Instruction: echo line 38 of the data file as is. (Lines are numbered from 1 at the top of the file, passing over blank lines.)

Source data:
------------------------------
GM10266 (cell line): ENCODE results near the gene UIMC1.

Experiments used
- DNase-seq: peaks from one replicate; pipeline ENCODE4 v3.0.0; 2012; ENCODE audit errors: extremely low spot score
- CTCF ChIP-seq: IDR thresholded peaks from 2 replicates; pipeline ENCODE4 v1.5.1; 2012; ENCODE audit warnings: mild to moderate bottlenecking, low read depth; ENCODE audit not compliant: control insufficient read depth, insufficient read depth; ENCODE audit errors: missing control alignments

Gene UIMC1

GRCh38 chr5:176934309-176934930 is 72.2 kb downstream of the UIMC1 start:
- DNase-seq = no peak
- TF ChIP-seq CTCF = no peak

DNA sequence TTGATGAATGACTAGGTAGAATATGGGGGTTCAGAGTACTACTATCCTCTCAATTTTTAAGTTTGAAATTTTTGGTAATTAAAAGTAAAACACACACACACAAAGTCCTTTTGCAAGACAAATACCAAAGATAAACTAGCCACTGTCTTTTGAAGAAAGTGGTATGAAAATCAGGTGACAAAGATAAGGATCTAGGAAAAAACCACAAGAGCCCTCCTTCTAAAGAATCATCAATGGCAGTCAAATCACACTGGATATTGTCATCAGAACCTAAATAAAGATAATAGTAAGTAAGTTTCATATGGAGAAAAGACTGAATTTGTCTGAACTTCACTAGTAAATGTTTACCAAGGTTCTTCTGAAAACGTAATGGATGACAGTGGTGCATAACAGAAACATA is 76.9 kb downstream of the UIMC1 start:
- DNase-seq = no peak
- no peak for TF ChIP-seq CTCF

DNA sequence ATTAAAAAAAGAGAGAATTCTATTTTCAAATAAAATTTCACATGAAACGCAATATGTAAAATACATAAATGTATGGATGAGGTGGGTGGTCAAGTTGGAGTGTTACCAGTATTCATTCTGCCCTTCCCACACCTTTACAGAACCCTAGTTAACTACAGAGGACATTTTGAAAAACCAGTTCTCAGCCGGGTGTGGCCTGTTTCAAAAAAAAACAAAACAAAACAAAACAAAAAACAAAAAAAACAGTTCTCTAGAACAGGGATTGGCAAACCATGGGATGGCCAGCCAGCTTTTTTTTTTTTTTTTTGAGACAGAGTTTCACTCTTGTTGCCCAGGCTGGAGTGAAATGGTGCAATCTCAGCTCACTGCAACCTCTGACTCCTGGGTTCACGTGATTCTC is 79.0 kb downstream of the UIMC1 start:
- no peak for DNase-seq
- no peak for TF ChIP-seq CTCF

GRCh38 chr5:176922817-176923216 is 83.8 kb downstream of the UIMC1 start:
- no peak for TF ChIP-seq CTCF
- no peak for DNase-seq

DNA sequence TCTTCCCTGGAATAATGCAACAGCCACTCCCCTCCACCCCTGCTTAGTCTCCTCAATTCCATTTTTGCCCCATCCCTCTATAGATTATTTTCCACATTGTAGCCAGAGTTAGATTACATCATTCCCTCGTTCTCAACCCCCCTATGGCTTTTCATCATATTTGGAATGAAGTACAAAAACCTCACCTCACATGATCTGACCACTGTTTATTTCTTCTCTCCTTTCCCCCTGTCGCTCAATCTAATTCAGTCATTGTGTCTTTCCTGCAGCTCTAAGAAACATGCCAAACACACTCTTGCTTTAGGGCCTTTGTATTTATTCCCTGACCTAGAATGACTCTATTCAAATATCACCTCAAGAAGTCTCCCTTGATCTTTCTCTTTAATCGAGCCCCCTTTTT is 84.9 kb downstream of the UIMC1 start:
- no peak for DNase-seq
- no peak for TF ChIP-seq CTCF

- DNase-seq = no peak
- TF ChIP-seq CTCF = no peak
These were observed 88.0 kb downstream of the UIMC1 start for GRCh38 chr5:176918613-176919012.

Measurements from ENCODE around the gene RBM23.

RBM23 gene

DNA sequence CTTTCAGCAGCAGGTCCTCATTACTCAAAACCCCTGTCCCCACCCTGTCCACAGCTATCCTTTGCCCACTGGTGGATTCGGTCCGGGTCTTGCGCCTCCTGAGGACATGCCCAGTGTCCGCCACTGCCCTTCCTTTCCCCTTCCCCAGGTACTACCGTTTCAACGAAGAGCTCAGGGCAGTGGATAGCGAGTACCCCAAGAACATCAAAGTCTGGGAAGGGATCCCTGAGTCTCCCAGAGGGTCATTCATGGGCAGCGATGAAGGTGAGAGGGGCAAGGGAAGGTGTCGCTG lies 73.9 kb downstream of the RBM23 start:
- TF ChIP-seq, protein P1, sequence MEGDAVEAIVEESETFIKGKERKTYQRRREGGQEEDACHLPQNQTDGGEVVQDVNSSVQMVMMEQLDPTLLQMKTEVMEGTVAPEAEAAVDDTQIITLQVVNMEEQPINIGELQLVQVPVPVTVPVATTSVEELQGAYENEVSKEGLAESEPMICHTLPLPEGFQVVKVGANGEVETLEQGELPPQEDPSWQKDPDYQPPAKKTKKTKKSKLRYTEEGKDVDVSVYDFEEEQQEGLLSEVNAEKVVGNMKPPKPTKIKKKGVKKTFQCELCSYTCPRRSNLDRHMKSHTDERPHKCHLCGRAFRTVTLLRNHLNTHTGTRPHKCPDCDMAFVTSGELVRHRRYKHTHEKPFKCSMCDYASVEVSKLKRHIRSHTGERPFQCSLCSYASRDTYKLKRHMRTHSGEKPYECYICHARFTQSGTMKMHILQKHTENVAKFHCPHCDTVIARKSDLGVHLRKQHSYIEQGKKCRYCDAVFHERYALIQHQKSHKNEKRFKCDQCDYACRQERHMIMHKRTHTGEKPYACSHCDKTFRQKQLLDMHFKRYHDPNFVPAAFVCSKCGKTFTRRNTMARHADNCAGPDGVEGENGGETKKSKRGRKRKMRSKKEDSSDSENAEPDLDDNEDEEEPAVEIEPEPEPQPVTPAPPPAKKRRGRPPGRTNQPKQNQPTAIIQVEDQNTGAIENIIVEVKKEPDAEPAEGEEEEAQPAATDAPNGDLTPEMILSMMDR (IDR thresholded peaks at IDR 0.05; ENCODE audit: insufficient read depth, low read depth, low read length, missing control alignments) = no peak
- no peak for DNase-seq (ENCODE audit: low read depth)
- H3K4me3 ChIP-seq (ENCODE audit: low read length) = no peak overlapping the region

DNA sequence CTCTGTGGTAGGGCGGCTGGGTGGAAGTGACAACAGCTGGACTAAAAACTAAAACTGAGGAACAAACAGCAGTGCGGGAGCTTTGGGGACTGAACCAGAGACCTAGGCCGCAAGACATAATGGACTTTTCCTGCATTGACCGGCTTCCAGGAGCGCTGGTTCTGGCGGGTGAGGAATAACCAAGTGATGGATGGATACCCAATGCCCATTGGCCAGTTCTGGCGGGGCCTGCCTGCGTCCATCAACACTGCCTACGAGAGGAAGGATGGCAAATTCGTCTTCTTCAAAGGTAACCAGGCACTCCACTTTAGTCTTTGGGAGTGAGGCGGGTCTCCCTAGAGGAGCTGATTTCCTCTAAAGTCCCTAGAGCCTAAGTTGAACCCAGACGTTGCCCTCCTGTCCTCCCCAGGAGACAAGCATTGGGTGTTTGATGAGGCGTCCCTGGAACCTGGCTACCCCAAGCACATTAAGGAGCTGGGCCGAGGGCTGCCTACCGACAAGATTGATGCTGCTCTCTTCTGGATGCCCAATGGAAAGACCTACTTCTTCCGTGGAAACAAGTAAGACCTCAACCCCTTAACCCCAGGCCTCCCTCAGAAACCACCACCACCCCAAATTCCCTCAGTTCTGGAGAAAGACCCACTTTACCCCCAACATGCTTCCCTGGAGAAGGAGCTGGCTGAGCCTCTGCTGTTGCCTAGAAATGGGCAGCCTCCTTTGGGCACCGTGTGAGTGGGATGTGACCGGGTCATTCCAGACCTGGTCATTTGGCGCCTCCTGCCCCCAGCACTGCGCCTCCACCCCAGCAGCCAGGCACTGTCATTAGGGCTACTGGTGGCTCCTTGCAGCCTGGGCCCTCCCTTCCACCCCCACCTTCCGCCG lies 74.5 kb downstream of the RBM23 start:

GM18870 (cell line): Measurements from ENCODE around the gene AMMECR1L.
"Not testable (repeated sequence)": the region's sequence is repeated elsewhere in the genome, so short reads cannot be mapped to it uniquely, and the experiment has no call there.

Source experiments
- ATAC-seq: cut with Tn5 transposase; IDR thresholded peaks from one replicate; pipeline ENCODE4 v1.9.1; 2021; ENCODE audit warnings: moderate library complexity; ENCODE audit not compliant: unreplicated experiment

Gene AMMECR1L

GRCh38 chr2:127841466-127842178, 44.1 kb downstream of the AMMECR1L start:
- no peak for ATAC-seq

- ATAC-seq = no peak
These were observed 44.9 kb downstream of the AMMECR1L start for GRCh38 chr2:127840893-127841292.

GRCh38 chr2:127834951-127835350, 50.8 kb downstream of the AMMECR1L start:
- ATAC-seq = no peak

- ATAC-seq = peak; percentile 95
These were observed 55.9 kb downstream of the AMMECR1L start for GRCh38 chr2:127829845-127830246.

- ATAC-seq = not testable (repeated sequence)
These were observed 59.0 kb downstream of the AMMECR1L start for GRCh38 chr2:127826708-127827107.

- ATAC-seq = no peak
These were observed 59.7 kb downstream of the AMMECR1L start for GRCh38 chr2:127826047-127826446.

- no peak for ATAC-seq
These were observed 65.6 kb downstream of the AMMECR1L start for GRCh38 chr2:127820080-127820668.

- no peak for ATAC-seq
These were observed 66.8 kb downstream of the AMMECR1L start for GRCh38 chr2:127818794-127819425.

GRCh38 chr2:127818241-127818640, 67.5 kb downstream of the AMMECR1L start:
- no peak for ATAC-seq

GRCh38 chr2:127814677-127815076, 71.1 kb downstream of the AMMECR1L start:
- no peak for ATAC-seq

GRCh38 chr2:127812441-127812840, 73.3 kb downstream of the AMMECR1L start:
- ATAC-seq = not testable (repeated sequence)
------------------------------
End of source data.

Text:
- ATAC-seq = no peak